Jonathan's role at the Hospice is, I believe, very much about showing a compassion that bears influence beyond the walls of the hospice. He will work with the other staff to be there for those whose life is nearing its end and to ensure that their unique story is honoured, the pain eased, peace, reconciliation, acceptance and hope discovered. Jonathan brings much practical and academic experience which will be used in and beyond the immediate hospice as St Michael's seeks to reach more and more people who need care near the end of life. Or to be there for anyone who has suffered a bereavement through the Just B counselling service. At his licensing, last night, we reflected that one of the things a hospice does is to symbolize the importance of compassion in a society which is often too busy, too self-obsessed and too risk-averse to value and provide the simple things the dying need - time, attention, kindness, a chance to still contribute and hope for this life and beyond.
'For the love of God is broader than the measure of our mind, and the heart of the eternal is most wonderfully kind.'
Sometimes we, in the church, get it right in terms of service in our communities, sometimes we get it badly wrong. Sometimes people notice, sometimes they don't, but there we are...and there we have been for a long time ...and there we hope to be, involved in service inspired by Christ's example for a long time to come.
Good wishes to our new Rural Officer and our new hospice chaplain at the start of their ministries in the archdeaonry and diocese!
'…Q: Do you believe that the killing of Osama Bin Laden is justice for the 9/11 attacks and indeed other attacks? And was the US morally justified in shooting him even though he was unarmed as the White House now admits? A: I think that the killing of an unarmed man is always going to leave a very uncomfortable feeling because it doesn’t look as if justice is seen to be done, in those circumstances. I think it is also true that the different versions of events that have emerged in recent days have not done a great deal to help here. I don’t know the full details anymore than anyone else does but I do believe that in such circumstance when we are faced with someone who was manifestly a ‘war criminal’ as you might say in terms of the atrocities inflicted, it is important that justice is seen to be observed.'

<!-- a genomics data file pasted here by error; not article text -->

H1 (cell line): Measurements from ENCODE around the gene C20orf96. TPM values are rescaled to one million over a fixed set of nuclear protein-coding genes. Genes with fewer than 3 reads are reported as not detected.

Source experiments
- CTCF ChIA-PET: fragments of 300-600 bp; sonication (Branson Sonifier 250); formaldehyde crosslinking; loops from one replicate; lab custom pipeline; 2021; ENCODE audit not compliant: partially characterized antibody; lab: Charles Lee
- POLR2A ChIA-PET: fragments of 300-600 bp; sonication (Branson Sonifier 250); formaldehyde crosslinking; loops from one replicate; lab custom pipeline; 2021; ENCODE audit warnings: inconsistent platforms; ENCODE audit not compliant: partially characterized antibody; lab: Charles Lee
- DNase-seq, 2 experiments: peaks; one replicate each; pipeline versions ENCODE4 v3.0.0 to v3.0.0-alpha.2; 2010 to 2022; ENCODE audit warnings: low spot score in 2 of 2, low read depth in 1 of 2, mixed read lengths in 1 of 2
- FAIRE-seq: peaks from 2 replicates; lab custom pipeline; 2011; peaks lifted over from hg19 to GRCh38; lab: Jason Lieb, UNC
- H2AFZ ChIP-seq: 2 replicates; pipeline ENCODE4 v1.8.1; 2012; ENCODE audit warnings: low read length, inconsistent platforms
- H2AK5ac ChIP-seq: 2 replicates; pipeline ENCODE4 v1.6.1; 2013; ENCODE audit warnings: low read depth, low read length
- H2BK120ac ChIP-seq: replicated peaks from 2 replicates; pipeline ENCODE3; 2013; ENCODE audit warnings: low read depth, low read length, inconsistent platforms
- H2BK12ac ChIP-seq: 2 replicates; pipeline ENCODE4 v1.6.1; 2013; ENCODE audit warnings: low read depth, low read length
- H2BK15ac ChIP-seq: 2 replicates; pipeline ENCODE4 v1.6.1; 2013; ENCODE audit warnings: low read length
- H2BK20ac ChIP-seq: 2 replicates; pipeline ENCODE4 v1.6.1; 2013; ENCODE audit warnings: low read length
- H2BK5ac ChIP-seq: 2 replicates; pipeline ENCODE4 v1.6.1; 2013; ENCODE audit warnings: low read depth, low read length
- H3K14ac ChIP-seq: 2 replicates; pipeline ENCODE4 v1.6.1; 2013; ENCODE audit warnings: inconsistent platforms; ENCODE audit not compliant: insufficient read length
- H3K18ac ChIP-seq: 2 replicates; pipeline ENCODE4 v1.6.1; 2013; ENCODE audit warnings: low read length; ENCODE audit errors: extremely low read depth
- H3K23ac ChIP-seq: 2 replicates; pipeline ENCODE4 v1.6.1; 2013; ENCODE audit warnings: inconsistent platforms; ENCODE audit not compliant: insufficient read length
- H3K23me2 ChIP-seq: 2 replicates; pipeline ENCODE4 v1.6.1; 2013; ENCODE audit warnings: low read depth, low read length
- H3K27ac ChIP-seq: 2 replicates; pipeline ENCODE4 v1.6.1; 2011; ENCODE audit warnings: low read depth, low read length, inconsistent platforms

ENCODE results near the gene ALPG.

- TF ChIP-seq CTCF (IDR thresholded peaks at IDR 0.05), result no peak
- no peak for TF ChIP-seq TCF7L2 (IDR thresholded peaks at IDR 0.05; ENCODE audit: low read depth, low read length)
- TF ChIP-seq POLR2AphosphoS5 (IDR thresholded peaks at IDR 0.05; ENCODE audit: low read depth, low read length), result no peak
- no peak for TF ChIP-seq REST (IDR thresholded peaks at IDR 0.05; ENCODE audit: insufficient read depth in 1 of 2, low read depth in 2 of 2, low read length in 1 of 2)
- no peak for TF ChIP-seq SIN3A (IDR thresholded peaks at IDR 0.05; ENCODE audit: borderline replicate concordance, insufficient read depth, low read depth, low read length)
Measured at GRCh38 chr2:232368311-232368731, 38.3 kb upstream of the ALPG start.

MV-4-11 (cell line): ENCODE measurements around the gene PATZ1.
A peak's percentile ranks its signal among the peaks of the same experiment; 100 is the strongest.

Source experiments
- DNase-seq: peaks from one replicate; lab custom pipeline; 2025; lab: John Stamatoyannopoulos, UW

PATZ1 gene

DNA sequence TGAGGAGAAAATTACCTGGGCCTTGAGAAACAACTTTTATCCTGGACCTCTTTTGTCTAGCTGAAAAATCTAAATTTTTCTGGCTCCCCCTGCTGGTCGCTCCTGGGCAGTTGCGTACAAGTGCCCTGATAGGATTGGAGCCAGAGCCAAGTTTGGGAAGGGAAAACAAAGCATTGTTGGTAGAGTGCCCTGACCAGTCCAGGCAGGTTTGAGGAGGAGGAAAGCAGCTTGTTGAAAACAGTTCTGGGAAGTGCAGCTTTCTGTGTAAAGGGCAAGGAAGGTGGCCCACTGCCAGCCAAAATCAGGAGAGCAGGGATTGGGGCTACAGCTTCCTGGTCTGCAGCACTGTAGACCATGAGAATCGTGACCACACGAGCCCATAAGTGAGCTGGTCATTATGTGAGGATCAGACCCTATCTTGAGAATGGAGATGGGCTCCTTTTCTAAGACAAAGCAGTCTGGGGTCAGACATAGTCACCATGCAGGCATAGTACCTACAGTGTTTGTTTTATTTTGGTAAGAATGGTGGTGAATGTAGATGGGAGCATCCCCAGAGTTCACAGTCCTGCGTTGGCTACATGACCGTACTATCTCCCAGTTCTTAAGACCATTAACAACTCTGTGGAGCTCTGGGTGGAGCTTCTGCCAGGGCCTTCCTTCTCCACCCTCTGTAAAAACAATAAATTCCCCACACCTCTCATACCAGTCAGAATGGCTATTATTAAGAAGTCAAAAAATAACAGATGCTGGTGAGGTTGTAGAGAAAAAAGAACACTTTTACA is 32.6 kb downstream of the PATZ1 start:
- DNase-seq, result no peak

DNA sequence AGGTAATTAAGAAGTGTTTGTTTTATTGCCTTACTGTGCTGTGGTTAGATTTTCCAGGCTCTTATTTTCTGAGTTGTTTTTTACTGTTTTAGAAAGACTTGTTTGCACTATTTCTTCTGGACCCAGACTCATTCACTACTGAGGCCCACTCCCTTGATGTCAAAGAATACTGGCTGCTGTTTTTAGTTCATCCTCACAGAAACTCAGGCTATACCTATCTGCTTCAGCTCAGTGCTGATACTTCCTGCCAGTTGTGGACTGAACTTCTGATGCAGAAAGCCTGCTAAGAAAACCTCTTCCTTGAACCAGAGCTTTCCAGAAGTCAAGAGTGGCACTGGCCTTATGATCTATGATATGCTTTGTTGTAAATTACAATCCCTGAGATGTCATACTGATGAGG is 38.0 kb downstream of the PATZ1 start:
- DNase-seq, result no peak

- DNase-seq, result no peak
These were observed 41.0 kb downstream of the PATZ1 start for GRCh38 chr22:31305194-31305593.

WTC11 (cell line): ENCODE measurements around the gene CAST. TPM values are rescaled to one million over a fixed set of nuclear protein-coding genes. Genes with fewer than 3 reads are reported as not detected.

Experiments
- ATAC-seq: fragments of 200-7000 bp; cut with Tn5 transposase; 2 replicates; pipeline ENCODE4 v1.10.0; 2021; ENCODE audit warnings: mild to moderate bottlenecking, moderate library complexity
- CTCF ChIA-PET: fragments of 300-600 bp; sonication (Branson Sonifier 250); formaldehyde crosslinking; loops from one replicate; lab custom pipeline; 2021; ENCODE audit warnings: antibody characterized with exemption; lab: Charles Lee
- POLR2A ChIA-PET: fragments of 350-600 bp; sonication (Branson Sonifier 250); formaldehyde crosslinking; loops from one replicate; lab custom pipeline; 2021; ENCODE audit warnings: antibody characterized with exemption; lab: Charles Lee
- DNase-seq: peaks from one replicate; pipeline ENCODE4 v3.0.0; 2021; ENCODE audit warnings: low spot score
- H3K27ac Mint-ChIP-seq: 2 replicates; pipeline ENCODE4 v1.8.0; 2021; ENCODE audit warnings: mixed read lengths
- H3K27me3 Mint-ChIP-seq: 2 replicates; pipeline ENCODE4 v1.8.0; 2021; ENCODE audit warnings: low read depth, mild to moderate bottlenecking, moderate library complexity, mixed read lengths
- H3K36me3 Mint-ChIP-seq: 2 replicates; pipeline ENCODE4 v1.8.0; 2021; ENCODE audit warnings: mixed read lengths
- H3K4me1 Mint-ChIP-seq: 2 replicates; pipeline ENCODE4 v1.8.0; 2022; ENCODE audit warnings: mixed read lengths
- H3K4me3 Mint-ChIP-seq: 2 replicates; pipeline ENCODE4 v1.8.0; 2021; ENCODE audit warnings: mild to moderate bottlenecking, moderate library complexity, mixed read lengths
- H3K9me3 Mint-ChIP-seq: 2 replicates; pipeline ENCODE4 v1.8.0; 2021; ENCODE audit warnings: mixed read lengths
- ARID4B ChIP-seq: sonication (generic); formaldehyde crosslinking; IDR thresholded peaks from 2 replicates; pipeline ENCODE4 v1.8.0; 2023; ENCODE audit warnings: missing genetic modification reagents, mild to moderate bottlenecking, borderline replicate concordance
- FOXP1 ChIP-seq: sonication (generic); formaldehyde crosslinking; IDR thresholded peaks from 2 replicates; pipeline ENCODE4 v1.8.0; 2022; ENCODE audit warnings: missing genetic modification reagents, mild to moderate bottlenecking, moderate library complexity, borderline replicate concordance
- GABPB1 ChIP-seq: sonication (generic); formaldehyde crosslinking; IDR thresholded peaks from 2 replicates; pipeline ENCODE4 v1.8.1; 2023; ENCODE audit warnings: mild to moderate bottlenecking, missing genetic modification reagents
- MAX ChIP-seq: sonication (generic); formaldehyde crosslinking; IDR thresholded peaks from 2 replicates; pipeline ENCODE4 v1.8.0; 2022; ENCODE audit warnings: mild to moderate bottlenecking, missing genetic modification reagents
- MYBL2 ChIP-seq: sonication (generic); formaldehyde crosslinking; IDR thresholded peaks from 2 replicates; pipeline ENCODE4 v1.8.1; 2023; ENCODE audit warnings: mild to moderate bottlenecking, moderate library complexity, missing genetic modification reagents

My sense is that it is too early to comment definitively as we really don't understand the circumstances. But I echo the unease that is around. We have here two very unsettling notions - the idea that Pakistan's intelligence forces could have been ignorant of Osama bin Laden's presence and the idea that one nation can enter another's territory without that nation's knowledge or agreement. Is the government of Pakistan being truthful? As David Cameron challenged - are they supportive of, or opposed to terrorist acts? Where can we place our trust? Was the operation carried out by the USA justified ? Surely, illegal or uninvited entry into another country's territory does not embody a principle we would wish to see adopted by those we consider our enemies. And might it not have been preferable to bring Osama bin Laden to justice in a court rather than to risk making him an apparently unjustly treated martyr?
However, I absolutely acknowledge that my perspective as someone who is neither American nor Muslim and who has not lost loved ones through either acts of terroism or war demands a humility and a willingness to listen to other people's wisdom and perspectives on this deeply complex and impenetrable sitaution.